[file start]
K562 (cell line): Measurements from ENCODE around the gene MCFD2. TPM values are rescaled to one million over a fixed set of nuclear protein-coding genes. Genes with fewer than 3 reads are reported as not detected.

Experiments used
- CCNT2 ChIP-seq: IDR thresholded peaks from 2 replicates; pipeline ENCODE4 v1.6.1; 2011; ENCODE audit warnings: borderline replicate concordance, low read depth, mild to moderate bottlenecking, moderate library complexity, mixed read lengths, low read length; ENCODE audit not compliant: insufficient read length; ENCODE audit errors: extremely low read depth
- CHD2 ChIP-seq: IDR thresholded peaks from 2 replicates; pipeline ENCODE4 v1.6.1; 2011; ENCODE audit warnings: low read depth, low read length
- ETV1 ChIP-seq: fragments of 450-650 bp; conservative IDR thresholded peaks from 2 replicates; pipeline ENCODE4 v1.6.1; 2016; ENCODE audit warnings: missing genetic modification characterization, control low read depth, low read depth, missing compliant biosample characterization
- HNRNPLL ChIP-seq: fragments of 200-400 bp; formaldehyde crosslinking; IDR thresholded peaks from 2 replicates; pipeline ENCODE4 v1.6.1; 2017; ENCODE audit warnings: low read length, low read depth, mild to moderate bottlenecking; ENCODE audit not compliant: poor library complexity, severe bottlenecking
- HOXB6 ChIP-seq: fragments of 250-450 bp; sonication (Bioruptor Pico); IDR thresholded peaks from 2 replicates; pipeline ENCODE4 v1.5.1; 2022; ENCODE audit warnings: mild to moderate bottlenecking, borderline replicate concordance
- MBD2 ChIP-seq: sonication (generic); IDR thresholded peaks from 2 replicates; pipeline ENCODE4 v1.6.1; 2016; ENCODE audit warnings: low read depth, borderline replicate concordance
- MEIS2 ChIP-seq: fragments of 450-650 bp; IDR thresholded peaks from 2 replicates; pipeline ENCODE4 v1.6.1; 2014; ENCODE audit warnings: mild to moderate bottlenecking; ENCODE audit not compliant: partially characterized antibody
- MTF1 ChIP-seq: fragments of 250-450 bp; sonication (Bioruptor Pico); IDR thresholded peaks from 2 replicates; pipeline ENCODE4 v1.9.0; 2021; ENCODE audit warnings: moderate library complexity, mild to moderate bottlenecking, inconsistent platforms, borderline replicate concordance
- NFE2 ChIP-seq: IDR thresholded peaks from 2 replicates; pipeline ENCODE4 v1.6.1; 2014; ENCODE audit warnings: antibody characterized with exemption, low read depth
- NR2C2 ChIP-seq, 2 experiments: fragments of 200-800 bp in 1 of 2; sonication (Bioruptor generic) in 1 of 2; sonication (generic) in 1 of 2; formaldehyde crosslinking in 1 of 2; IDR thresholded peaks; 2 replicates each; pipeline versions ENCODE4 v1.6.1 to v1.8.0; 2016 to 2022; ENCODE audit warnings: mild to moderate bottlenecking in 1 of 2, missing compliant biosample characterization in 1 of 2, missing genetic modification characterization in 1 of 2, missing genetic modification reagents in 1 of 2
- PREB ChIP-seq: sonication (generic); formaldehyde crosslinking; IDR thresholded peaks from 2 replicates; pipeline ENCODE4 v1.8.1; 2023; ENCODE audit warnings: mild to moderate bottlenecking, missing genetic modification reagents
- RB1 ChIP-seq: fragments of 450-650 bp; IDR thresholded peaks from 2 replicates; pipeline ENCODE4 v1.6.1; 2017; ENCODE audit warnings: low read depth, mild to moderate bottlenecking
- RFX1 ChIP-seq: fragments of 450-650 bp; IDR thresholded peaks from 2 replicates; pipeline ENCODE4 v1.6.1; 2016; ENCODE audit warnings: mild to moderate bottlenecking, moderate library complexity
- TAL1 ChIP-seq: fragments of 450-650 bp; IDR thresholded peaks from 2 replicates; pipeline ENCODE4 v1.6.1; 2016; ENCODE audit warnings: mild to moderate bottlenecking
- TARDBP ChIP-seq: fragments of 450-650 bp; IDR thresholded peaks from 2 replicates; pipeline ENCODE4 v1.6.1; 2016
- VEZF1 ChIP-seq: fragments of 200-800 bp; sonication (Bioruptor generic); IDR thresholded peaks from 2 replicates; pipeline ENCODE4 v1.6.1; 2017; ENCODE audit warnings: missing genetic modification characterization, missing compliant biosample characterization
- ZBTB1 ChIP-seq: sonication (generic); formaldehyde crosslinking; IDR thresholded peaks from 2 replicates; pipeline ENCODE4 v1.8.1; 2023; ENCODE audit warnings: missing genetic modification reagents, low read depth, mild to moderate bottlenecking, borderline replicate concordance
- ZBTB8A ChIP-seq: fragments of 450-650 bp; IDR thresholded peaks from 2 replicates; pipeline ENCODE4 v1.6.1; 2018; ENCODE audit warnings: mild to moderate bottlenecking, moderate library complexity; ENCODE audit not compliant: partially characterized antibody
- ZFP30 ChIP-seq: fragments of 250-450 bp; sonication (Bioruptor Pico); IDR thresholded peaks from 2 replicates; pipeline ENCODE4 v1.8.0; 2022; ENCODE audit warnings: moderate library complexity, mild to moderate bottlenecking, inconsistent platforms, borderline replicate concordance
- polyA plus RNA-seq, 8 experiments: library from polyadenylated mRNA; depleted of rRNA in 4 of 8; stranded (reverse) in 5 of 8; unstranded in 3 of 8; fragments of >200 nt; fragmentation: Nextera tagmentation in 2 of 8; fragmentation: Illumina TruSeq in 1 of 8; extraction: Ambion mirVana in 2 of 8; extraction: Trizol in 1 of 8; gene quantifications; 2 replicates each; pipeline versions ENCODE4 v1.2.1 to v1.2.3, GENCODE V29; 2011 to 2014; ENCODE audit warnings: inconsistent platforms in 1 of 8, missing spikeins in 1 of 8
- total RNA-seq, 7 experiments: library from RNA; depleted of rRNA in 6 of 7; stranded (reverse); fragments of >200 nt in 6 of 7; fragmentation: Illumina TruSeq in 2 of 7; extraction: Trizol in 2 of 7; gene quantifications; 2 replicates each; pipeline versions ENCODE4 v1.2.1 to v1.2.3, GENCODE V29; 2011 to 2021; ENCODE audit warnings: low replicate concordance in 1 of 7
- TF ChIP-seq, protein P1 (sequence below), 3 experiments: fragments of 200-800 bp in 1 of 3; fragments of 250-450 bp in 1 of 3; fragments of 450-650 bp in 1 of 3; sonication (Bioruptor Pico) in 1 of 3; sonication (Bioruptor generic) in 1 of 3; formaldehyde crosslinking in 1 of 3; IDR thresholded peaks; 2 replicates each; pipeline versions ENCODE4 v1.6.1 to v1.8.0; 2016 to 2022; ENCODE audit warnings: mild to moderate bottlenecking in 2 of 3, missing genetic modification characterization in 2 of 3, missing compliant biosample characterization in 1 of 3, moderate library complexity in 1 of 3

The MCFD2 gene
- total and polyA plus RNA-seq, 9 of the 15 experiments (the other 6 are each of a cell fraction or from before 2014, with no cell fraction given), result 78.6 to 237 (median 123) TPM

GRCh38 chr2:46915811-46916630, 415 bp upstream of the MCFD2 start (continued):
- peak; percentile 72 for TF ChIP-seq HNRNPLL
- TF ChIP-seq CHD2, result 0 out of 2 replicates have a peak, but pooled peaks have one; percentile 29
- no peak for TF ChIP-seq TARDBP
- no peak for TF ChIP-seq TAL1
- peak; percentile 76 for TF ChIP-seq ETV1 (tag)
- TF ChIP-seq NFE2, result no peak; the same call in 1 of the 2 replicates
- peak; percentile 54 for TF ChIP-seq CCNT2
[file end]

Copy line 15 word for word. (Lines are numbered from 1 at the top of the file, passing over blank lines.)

- RFX1 ChIP-seq: fragments of 450-650 bp; IDR thresholded peaks from 2 replicates; pipeline ENCODE4 v1.6.1; 2016; ENCODE audit warnings: mild to moderate bottlenecking, moderate library complexity